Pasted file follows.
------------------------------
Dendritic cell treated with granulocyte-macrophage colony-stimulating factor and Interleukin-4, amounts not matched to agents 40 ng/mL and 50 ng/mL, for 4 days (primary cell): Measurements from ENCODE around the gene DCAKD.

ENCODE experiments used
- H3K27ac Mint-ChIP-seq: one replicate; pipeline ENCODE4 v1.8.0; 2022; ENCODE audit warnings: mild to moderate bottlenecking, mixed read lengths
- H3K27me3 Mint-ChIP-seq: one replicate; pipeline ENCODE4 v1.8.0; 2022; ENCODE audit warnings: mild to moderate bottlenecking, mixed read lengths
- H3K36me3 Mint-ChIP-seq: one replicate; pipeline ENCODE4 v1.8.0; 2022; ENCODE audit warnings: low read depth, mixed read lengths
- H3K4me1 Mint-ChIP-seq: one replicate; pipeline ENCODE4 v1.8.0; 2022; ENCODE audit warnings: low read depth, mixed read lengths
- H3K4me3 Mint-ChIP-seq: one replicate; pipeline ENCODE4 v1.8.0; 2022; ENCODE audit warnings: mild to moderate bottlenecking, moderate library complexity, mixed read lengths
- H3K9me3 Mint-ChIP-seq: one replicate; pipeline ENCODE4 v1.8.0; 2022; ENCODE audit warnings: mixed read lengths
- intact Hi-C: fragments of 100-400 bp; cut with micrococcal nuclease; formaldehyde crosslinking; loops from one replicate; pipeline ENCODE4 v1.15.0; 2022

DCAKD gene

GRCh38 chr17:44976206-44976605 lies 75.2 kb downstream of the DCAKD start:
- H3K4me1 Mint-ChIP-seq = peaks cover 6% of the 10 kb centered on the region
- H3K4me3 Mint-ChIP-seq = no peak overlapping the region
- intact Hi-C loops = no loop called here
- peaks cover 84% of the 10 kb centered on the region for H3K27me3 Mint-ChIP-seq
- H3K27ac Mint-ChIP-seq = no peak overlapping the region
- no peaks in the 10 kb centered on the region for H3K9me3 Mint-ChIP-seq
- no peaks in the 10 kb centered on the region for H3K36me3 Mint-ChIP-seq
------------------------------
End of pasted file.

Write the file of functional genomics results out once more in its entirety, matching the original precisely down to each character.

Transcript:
Dendritic cell treated with granulocyte-macrophage colony-stimulating factor and Interleukin-4, amounts not matched to agents 40 ng/mL and 50 ng/mL, for 4 days (primary cell): Measurements from ENCODE around the gene DCAKD.

ENCODE experiments used
- H3K27ac Mint-ChIP-seq: one replicate; pipeline ENCODE4 v1.8.0; 2022; ENCODE audit warnings: mild to moderate bottlenecking, mixed read lengths
- H3K27me3 Mint-ChIP-seq: one replicate; pipeline ENCODE4 v1.8.0; 2022; ENCODE audit warnings: mild to moderate bottlenecking, mixed read lengths
- H3K36me3 Mint-ChIP-seq: one replicate; pipeline ENCODE4 v1.8.0; 2022; ENCODE audit warnings: low read depth, mixed read lengths
- H3K4me1 Mint-ChIP-seq: one replicate; pipeline ENCODE4 v1.8.0; 2022; ENCODE audit warnings: low read depth, mixed read lengths
- H3K4me3 Mint-ChIP-seq: one replicate; pipeline ENCODE4 v1.8.0; 2022; ENCODE audit warnings: mild to moderate bottlenecking, moderate library complexity, mixed read lengths
- H3K9me3 Mint-ChIP-seq: one replicate; pipeline ENCODE4 v1.8.0; 2022; ENCODE audit warnings: mixed read lengths
- intact Hi-C: fragments of 100-400 bp; cut with micrococcal nuclease; formaldehyde crosslinking; loops from one replicate; pipeline ENCODE4 v1.15.0; 2022

DCAKD gene

GRCh38 chr17:44976206-44976605 lies 75.2 kb downstream of the DCAKD start:
- H3K4me1 Mint-ChIP-seq = peaks cover 6% of the 10 kb centered on the region
- H3K4me3 Mint-ChIP-seq = no peak overlapping the region
- intact Hi-C loops = no loop called here
- peaks cover 84% of the 10 kb centered on the region for H3K27me3 Mint-ChIP-seq
- H3K27ac Mint-ChIP-seq = no peak overlapping the region
- no peaks in the 10 kb centered on the region for H3K9me3 Mint-ChIP-seq
- no peaks in the 10 kb centered on the region for H3K36me3 Mint-ChIP-seq